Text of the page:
Alberta’s health minister says information suggesting one of the province’s 20 confirmed cases of the COVID-19 variant first identified in the United Kingdom may have been the result of community transmission is “very concerning.”
Tyler Shandro gave an update Monday on the cases of the two variants he called most concerning: the one spreading rapidly through the U.K. and the one detected in South Africa. There were five cases of the South African variant in Alberta as of Monday.
“Virtually all these cases are directly linked to international travel, however, one case of the U.K. variant has not been linked to travel,” he said.
“This means that it may have entered the broader community.
“Let me be blunt – this, now, is very concerning.”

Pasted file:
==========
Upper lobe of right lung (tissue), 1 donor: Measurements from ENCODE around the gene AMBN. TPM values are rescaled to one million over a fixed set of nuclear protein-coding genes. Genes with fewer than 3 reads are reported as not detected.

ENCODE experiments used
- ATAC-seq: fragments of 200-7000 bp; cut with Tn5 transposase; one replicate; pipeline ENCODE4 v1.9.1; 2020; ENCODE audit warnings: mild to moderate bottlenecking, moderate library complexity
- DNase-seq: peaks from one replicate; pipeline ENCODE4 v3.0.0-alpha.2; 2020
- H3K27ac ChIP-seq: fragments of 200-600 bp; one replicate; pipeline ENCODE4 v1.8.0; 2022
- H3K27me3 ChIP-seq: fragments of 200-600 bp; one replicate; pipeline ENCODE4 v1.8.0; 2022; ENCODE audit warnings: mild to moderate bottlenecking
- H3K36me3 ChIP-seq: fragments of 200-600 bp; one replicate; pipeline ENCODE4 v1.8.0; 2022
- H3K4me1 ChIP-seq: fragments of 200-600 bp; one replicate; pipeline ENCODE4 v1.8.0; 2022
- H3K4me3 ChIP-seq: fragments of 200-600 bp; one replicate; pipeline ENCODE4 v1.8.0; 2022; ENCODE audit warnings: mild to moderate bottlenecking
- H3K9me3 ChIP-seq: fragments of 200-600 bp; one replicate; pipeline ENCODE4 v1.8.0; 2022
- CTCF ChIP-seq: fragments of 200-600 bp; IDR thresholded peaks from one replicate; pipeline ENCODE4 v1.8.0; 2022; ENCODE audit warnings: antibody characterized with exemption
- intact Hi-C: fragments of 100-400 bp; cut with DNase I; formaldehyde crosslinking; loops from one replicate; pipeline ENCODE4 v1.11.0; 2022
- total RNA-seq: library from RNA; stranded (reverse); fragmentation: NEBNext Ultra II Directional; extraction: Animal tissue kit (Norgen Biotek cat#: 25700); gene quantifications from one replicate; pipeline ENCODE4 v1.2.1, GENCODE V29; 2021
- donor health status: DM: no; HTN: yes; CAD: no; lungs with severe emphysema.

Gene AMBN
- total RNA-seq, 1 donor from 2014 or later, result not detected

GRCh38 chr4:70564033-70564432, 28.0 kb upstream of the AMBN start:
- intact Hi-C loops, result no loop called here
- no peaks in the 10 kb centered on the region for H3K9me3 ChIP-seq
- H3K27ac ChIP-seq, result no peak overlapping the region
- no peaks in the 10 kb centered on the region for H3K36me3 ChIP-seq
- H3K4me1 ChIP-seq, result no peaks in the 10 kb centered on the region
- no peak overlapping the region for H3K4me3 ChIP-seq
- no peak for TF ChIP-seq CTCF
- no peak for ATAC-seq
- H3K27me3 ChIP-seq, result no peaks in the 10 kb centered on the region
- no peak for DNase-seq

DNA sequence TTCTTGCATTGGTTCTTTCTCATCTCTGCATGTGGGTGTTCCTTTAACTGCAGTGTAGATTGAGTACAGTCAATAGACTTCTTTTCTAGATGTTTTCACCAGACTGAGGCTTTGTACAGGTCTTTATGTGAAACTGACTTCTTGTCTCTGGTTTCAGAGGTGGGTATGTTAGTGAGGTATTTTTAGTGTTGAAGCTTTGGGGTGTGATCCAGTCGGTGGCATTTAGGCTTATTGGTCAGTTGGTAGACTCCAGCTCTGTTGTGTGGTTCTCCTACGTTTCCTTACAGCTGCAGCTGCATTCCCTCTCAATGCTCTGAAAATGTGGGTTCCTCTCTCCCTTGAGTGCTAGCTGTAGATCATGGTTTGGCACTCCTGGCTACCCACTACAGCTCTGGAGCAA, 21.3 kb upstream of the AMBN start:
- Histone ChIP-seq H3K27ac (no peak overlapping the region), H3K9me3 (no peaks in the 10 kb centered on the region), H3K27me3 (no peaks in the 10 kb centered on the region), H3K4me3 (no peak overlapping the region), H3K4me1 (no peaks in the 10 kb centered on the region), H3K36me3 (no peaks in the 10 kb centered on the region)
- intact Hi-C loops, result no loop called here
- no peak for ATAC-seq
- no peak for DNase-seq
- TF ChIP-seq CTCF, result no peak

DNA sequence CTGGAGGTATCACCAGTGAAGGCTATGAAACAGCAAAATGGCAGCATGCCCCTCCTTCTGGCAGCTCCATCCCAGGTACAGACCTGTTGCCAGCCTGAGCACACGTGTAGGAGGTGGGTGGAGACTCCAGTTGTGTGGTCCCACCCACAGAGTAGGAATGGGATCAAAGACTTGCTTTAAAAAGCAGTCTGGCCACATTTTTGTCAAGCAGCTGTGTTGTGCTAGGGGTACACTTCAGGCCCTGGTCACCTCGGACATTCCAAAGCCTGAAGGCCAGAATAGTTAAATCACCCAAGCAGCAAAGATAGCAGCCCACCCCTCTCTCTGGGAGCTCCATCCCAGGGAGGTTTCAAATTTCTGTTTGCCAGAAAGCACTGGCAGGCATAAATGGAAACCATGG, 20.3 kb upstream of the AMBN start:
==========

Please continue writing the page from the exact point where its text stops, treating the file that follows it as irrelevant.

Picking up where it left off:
Alberta continues to see a decline in active COVID-19 cases and hospitalizations.
Shandro said while there’s no substantial evidence to suggest the variants are more deadly, research shows they have a “significantly higher infection rate, estimated to be 30 to 50 per cent higher than the strain that we’ve had in Alberta to date.”
He pointed to increasing cases, hospitalizations and deaths in both the U.K. and Ireland as an example of how quickly the virus can be spread through a population, adding that the variant has now led to the highest daily number of COVID-19 deaths in the U.K.
“So far, Canada has not seen these variants spreading in large numbers, but that might be changing. The U.K. variant that is now here in Alberta has reportedly also been identified in an outbreak at an Ontario long-term care facility. This outbreak has seen more than 200 residents and staff infected within a few weeks and more than 30 people have lost their lives.